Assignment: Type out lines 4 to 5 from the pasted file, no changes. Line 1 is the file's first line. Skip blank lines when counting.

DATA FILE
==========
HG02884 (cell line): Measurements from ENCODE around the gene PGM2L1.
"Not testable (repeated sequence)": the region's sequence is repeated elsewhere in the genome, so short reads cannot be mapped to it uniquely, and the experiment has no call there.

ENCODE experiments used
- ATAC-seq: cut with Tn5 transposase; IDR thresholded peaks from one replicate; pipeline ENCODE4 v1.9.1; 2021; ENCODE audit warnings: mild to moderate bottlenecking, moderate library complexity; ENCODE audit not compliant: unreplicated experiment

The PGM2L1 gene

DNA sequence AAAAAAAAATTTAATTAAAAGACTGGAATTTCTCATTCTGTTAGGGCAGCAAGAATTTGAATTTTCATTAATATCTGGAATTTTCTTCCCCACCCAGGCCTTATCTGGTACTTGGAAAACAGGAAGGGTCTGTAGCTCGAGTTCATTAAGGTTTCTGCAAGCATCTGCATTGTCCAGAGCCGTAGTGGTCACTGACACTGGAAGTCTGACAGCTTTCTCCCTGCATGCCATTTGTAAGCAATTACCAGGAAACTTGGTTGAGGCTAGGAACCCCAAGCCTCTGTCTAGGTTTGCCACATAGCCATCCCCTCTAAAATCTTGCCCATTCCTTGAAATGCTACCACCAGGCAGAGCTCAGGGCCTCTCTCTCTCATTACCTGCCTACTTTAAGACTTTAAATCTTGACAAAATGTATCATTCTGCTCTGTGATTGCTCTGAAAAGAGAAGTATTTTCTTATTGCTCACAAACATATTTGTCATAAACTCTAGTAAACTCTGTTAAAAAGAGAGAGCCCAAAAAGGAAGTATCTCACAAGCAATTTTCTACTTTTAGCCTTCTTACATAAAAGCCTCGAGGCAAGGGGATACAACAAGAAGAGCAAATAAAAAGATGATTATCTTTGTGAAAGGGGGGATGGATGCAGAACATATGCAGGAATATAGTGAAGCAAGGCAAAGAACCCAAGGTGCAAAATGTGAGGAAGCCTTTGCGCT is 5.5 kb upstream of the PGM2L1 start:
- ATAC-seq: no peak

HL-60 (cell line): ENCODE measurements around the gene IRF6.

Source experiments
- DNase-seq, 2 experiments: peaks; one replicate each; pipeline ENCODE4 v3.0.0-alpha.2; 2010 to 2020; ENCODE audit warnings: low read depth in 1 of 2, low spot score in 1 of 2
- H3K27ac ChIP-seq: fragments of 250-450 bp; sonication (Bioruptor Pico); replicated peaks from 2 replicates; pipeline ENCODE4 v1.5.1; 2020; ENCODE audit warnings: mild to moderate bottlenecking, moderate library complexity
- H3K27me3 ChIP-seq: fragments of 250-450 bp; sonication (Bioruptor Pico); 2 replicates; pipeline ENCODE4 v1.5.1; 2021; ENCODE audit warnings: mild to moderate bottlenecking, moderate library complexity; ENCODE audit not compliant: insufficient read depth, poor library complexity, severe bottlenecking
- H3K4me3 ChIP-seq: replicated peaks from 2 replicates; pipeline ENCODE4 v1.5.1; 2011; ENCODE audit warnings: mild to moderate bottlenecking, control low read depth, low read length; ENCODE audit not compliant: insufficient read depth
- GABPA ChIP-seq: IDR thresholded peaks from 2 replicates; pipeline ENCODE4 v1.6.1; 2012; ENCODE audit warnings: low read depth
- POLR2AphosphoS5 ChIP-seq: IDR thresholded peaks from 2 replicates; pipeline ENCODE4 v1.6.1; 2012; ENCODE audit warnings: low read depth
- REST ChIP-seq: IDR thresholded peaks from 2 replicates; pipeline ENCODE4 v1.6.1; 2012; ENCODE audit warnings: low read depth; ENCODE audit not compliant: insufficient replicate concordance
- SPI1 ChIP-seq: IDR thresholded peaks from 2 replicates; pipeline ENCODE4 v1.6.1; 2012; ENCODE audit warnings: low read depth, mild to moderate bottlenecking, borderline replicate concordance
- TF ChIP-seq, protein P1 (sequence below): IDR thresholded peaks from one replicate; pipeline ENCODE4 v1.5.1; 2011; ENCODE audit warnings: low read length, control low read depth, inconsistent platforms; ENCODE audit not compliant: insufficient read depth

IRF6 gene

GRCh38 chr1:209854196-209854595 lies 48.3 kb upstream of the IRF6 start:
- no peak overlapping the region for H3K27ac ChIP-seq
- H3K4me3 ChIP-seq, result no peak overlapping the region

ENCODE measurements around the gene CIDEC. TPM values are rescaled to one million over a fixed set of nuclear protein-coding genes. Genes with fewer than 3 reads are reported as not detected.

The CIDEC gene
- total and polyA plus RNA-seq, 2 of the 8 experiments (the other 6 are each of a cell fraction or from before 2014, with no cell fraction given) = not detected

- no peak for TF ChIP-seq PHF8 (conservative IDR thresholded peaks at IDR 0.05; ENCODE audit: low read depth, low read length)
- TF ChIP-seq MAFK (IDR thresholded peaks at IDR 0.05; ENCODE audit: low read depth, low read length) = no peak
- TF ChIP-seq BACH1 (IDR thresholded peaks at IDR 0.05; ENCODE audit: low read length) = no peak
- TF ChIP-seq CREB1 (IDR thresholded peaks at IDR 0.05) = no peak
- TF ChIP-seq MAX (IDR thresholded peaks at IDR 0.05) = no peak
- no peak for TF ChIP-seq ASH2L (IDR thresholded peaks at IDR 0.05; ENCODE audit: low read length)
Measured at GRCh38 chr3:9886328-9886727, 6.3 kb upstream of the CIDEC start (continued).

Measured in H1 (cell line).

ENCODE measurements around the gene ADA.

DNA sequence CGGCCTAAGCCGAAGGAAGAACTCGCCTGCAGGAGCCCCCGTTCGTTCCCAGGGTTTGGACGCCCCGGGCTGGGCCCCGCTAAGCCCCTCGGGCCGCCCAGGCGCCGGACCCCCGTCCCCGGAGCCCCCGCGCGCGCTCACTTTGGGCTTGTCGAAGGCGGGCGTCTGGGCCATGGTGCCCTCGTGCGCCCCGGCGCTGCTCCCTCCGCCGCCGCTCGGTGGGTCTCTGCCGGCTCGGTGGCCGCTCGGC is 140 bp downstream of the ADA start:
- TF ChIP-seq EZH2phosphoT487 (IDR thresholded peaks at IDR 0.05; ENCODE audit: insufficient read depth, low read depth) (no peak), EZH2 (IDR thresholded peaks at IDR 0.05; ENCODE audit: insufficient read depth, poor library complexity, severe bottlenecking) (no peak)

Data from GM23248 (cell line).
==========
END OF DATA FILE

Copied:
- ATAC-seq: cut with Tn5 transposase; IDR thresholded peaks from one replicate; pipeline ENCODE4 v1.9.1; 2021; ENCODE audit warnings: mild to moderate bottlenecking, moderate library complexity; ENCODE audit not compliant: unreplicated experiment

The PGM2L1 gene